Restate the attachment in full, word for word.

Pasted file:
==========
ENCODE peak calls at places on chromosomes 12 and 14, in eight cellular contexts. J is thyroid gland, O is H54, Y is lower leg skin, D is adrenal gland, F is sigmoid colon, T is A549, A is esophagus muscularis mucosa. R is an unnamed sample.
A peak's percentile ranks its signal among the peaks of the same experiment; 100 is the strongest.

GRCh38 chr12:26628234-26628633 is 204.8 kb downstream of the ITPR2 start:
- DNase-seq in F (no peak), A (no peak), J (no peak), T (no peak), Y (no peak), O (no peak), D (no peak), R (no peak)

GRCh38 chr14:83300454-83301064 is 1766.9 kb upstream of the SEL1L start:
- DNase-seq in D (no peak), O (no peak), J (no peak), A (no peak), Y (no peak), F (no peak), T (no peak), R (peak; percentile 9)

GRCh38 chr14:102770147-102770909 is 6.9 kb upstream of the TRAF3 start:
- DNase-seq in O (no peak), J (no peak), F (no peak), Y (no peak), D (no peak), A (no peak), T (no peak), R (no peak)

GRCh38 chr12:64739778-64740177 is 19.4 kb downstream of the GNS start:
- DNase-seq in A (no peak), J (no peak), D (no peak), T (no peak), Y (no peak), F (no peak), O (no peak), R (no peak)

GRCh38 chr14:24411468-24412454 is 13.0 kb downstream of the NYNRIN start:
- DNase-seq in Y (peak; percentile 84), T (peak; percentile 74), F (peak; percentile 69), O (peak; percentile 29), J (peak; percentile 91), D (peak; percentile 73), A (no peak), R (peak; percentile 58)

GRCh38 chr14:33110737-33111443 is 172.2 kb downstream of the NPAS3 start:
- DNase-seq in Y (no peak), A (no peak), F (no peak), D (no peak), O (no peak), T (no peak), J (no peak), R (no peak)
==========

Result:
ENCODE peak calls at places on chromosomes 12 and 14, in eight cellular contexts. J is thyroid gland, O is H54, Y is lower leg skin, D is adrenal gland, F is sigmoid colon, T is A549, A is esophagus muscularis mucosa. R is an unnamed sample.
A peak's percentile ranks its signal among the peaks of the same experiment; 100 is the strongest.

GRCh38 chr12:26628234-26628633 is 204.8 kb downstream of the ITPR2 start:
- DNase-seq in F (no peak), A (no peak), J (no peak), T (no peak), Y (no peak), O (no peak), D (no peak), R (no peak)

GRCh38 chr14:83300454-83301064 is 1766.9 kb upstream of the SEL1L start:
- DNase-seq in D (no peak), O (no peak), J (no peak), A (no peak), Y (no peak), F (no peak), T (no peak), R (peak; percentile 9)

GRCh38 chr14:102770147-102770909 is 6.9 kb upstream of the TRAF3 start:
- DNase-seq in O (no peak), J (no peak), F (no peak), Y (no peak), D (no peak), A (no peak), T (no peak), R (no peak)

GRCh38 chr12:64739778-64740177 is 19.4 kb downstream of the GNS start:
- DNase-seq in A (no peak), J (no peak), D (no peak), T (no peak), Y (no peak), F (no peak), O (no peak), R (no peak)

GRCh38 chr14:24411468-24412454 is 13.0 kb downstream of the NYNRIN start:
- DNase-seq in Y (peak; percentile 84), T (peak; percentile 74), F (peak; percentile 69), O (peak; percentile 29), J (peak; percentile 91), D (peak; percentile 73), A (no peak), R (peak; percentile 58)

GRCh38 chr14:33110737-33111443 is 172.2 kb downstream of the NPAS3 start:
- DNase-seq in Y (no peak), A (no peak), F (no peak), D (no peak), O (no peak), T (no peak), J (no peak), R (no peak)